Thursday, December 22, 2011

Come Home to Yourself for the Holidays

via Huffpost Gay Voices, by John-Manuel Andriote

The four little words "home for the holidays" pack worlds of meaning and sentiment. They may evoke warm memories of dazzling decorations, family gatherings, gift exchanges, holiday parties, and way too much food.

But for too many LGBT people, "home for the holidays" means anxiety, drama, and stress from families that may not accept them.

Those of a certain age (full disclosure: I'm 53) can find that this season brings up difficult memories of loved ones taken from us cruelly and prematurely by AIDS and other causes.

Missing our friends at this time of year can underscore our grief for the lives we started to build in our younger years with friends and colleagues we expected to know our whole lives, who are now gone.

For some of us, HIV/AIDS has had such a profound impact that it has made us reassess our lives and make big changes. For me, my own 2005 HIV diagnosis sparked a very real midlife crisis.

After I was able to be more rational and knew I wasn't likely to get sick or die in the near future, I chose in 2007 to return to my hometown of 40,000 in eastern Connecticut. I'd spent 30 years "away," living in big cities: Boston, Chicago, New York, and 22 years in Washington, D.C.

It's an understatement to say I never expected to live in Norwich again. But time, and a changed perspective, can make a man think about "home," and even his old hometown, in surprising new ways.

Longtime activist David Mixner writes in his new memoir, At Home with Myself: Stories from the Hills of Turkey Hollow, about coming to grips with turning 60 and finally letting himself process the impact AIDS has had on him.

For Mixner, dropping out of his busy life for a while, like a modern Henry David Thoreau, gave him the perspective he hadn't been able to gain in the midst of his whirlwind of activity.

For three years, in a mountaintop house perched between two peaks in a town of 10 full-time residents two and a half hours from Manhattan, Mixner kept company with animals, birds, the moon and stars, and, most importantly, himself. In Turkey Hollow, fully living life came to mean something different for Mixner.

Instead of carousing on Fire Island and late-night dancing with younger friends, it now had more to do with quiet pleasures like watching an eagle soar from a cliff. "After a lifetime I was at home with myself," he writes.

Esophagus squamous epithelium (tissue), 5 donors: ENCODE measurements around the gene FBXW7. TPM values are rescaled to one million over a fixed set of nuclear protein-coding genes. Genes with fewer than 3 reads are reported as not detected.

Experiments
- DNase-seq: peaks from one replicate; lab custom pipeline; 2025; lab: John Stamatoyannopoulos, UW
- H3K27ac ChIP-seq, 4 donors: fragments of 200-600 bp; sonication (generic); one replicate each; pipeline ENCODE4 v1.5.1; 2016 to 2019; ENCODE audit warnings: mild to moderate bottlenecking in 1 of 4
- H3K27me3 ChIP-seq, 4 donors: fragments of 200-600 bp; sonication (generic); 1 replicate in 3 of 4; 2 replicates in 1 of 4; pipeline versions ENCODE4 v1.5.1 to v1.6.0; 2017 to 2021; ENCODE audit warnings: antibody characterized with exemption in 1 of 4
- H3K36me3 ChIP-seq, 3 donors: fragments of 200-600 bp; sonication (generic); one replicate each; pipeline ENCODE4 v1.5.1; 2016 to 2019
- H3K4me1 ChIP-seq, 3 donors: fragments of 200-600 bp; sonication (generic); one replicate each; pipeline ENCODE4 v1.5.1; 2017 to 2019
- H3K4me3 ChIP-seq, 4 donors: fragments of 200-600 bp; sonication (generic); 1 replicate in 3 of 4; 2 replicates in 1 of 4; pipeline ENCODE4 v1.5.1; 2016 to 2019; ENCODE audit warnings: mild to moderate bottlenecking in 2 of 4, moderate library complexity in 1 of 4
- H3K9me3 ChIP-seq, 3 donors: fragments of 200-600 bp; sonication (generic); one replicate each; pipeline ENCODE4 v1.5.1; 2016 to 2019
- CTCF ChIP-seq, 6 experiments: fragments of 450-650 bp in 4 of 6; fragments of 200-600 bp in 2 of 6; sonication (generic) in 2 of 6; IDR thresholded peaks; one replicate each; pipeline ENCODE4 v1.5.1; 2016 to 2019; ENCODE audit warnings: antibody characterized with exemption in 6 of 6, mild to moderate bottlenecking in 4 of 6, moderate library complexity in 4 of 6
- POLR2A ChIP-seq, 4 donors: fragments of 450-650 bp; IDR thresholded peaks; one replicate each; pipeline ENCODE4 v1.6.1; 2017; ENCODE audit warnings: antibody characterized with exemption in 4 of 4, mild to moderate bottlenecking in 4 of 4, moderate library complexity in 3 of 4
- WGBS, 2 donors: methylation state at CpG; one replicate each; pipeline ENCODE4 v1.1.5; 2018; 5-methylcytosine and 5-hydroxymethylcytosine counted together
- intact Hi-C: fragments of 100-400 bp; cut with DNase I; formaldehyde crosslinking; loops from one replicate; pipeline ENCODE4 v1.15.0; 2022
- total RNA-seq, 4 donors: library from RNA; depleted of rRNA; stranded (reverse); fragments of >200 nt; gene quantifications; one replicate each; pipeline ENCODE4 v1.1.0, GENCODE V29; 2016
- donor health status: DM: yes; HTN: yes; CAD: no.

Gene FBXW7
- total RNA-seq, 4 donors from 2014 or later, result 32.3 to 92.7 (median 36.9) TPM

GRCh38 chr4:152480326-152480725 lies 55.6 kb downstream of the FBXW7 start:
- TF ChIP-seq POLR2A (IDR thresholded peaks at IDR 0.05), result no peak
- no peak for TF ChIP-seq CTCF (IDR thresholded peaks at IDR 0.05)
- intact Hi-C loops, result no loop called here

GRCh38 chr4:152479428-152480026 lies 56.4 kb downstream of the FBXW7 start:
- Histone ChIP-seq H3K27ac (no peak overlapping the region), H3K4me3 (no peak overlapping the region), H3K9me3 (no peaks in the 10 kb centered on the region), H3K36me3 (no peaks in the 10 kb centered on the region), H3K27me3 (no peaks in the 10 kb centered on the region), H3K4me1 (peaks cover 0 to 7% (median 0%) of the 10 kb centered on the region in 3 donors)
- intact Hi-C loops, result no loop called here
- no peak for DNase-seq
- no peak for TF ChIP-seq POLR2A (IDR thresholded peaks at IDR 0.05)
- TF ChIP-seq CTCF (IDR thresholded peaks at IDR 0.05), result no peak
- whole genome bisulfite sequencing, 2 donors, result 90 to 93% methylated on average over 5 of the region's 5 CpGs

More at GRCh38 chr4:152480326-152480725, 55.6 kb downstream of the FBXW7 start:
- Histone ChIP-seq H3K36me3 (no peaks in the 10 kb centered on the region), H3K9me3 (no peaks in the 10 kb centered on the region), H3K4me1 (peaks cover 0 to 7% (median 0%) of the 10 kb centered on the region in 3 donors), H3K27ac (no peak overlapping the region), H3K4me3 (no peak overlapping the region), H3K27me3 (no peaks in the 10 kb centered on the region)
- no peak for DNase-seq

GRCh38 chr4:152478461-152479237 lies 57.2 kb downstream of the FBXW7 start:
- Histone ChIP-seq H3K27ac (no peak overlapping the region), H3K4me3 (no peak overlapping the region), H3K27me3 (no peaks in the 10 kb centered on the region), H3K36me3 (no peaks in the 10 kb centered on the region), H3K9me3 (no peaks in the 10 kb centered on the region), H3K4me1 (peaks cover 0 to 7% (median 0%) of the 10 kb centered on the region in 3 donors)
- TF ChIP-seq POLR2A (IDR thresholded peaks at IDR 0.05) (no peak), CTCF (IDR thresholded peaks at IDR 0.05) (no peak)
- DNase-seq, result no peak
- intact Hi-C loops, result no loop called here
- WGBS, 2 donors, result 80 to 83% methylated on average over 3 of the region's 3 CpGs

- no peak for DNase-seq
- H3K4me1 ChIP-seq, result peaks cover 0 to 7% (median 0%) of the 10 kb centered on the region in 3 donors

As it did for David Mixner, home has taken on new meaning for me since I gave up my "big-city" life. For me, home isn't a particular house, though it is an area of land, with its own geography, history, and lore.

We New Englanders feel deep ties to our rugged landscapes and take pride in the independent and resilient Yankees who have gone before us into the "history" that surrounds us in our old houses, town greens, and graveyards.

Home is my family, the people I've known my entire life. We are similar in the ways families are similar, but we are also very different in important ways, too.

Somehow we have managed to stand with each other through the best and worst times for more than half a century now.

And home also has come to mean being at home with myself. For years, I was embarrassed about my lifelong interest in plants and flowers; it seemed so "gay." Now I live in a place, back where I began, where men farm and garden and talk about it with knowledge and pleasure.

I was shy about the fact that I have loved to cook since I was a kid. But I've always been told I take after my grandfather John, who owned a restaurant and was known as a terrific chef. It's not unusual for Greek men to cook, but when I was a younger man, I wasn't yet ready to embrace that part of my heritage.

So "home for the holidays" has new significance for me. It means not just a special place or people I love who also love me. Now it means embracing the life that has been given to me, and the man I was made to be. Home, as they say, is where the heart is. Home is also in the heart.

It seems to me the longest, most difficult journey in life is the search for our true home, that accepting and safe place "somewhere over the rainbow."

Yet when we find it, the place where dreams really do come true, it can look so different from what we ever imagined. And we realize it's been inside of us all the time, waiting for us to discover it and, finally, come home to ourselves.

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